The Tadamon massacre and Syria's delayed justice

GettyImages-618559232.jpg
7 min read
18 May, 2022
In-depth: Shocking video evidence of the Tadamon massacre reinforces the need for accountability for war crimes in Syria, but it has been met with silence by the international community.

For Syrians, 227 has a special significance. It is the number of a notorious district branch of the regime’s military intelligence services responsible for torture, mass detention, and murder.

Part of a bureaucracy of violence, every Syrian knows that you rarely leave Mukhabarat branches unharmed, if at all.

They are often slaughterhouses where officers mercilessly torture or kill detainees, according to witness accounts from survivors.

What is rarer to encounter is video evidence of regime security officers toying with blindfolded prisoners, deceiving them that they are safe, before pushing them into a mass grave, shooting them, and setting their bodies on fire.

"Part of a bureaucracy of violence, every Syrian knows that you rarely leave Mukhabarat branches unharmed, if at all"

These were the events of the Tadamon massacre as reported by the UK’s Guardian newspaper and the online New Lines Magazine, which documented the coldblooded execution of 41 people by Assad regime officials in the southern Damascus neighbourhood on 16 April 2013.

A total of 288 people are thought to have been killed in Tadamon, with 27 videos providing evidence of the crimes. The Guardian only published one, but its details were shocking.

The massacre was in large part uncovered by the work of academics Uğur Ümit Üngör and Annsar Shahhoud from the University of Amsterdam’s Holocaust and Genocide Center.

The two officers at Branch 227 responsible for the massacre were identified by the researchers as Amjad Youssef and Najib Halabi.

What separated this mass killing from others is that “the camera and laptop belong to the security branch, which archived criminal acts systematically,” the academics told Al-jumhuriya.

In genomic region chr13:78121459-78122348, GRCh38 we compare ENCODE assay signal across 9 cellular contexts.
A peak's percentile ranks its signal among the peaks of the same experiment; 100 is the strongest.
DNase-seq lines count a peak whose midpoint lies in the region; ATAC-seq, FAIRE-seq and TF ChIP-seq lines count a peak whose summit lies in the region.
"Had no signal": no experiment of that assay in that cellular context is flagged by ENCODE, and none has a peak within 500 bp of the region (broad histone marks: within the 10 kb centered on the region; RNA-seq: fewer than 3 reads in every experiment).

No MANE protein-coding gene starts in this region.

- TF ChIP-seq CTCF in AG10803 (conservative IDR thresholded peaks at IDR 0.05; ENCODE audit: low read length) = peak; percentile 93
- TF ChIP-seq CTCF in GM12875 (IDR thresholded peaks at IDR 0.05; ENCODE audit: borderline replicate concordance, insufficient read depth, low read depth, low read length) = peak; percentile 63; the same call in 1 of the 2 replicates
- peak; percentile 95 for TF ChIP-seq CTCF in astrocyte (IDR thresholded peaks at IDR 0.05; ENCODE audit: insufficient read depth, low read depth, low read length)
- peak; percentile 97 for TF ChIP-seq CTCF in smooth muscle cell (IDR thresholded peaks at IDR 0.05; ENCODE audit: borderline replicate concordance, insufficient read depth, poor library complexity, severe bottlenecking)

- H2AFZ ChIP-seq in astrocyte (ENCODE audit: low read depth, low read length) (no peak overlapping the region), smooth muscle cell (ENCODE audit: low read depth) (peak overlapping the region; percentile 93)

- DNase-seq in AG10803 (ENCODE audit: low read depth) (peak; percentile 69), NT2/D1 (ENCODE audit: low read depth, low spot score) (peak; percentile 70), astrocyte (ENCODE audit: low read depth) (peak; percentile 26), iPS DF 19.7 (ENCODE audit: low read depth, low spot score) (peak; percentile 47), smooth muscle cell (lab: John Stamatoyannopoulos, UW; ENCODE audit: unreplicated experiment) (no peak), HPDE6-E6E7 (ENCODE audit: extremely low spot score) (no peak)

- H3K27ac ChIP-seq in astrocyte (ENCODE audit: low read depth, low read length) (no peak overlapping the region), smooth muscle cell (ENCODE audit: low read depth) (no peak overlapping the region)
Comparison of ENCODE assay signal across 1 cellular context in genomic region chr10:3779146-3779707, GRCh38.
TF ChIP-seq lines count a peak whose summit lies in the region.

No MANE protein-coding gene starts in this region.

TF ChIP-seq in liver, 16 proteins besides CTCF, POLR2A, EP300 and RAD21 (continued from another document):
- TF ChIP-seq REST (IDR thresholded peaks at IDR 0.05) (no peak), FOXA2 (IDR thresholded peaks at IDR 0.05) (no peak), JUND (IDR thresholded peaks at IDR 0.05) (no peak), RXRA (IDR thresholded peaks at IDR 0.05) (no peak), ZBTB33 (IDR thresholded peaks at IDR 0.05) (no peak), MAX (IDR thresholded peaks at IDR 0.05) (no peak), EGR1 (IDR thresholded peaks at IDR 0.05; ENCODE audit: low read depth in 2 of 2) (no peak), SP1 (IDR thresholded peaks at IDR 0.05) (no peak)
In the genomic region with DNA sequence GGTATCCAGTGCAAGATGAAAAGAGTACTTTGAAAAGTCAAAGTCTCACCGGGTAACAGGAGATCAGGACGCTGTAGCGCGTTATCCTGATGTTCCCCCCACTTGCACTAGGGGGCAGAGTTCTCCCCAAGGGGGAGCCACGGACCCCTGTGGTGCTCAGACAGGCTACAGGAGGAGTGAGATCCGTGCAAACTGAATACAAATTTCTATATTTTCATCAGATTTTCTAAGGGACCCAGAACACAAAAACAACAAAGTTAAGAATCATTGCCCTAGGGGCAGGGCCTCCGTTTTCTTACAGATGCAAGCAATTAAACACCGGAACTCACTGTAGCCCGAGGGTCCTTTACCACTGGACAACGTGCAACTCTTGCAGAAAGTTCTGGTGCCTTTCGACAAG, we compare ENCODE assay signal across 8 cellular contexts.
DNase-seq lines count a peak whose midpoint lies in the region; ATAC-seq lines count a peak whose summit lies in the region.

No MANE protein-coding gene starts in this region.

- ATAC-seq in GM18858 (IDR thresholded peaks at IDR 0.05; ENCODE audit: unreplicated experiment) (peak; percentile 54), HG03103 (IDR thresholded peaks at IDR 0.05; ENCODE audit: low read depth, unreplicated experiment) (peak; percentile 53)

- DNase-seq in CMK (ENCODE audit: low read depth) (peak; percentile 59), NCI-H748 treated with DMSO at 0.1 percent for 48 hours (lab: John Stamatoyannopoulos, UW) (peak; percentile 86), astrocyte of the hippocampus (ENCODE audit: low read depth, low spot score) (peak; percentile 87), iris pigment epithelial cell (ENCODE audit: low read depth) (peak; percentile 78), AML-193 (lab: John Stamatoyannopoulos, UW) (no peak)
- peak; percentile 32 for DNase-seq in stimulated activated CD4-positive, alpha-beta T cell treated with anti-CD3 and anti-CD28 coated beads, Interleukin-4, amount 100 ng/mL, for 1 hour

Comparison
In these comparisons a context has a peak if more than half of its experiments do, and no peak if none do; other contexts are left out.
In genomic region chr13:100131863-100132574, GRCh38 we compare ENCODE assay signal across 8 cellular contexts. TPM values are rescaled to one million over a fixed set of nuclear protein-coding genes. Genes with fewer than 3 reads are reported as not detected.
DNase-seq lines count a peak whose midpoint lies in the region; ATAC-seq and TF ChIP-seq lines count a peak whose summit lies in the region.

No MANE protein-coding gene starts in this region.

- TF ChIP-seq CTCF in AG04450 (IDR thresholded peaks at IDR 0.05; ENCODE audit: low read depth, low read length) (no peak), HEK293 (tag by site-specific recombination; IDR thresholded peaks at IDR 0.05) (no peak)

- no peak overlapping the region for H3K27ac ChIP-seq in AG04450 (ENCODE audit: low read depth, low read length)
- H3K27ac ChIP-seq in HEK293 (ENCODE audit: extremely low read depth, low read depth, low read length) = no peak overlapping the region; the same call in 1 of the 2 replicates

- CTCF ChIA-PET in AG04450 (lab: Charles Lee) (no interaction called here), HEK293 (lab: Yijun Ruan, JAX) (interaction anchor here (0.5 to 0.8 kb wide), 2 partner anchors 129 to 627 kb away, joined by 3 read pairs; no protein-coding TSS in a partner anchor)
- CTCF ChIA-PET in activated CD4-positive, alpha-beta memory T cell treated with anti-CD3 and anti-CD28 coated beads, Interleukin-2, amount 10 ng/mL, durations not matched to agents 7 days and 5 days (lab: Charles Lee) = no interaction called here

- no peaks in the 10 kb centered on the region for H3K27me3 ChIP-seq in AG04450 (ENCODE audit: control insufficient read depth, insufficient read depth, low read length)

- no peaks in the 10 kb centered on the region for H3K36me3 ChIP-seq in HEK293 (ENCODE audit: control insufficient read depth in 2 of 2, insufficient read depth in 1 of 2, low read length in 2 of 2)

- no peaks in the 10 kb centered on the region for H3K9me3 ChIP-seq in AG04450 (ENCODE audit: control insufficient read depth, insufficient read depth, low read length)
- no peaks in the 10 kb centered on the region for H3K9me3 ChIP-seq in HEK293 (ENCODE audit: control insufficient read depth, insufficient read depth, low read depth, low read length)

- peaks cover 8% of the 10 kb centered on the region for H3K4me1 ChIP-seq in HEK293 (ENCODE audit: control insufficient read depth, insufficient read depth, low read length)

Analysis
Live Story

After tracking Youssef down online and conducting numerous interviews, both researchers described him as 'normal' and unlikely to be suffering from mental illness or psychological issues.

"He is convinced that he is doing a task. He was made to kill, he is a killer with a double life; everyday life and one in which they carry out murder orders," they said.

Most Syrians found it challenging to watch the video. For many, it induced nightmares, panic attacks, and uncontrollable crying.

During the 11 years of the Syrian revolution, many people have witnessed similar massacres which are now carved into their memories.

Mouna Khaity is one such person. She is a Syrian researcher on health systems who lived in Douma and survived untold violence, including the chemical attacks in 2013 and the brutal five-year siege of Eastern Ghouta.

"Such horrific killings are a strategy applied by the regime against any revolting area to spread fear and force its residents to flee [..] but this is the first time watching such a shocking video showing the execution process while showing the executors,” she told The New Arab.

The Tadamon massacre and Syria's delayed justice
A Syrian paramedic carries an injured child following a bombardment by Syrian and Russian forces in the Eastern Ghouta on 6 January 2018. [Getty]

“It strengthened the guilt and inability we [exiled Syrians] feel to end such violations in Syria. Scrolling down our social media accounts, mass mourning and collective anger at the lack of accountability and the impunity of the Syrian regime prevailed".

While the fate of thousands of people is still unknown, several Syrian organisations are working to document these types of violations, in addition to individual attempts since the release of the video to identify the victims and then notify their families.

So far, six victims have been identified by their families, and the number could increase. All of this once again reinforces the need for, and importance of, accountability for war crimes in Syria.

Eyad Hamid, a Senior Researcher at SLDP (Syrian Legal Development Programme) in London says that the videos are horrifying proof of the brutality of the Assad regime.

“It is proof that the regime's crimes against helpless civilians were committed in cold blood and for the enjoyment of the monsters who committed these acts of terror,” he told TNA.

“The victims of these crimes, and their families, deserve justice, which is also important to the whole of Syria, to overcome the horrible human rights abuses and violations".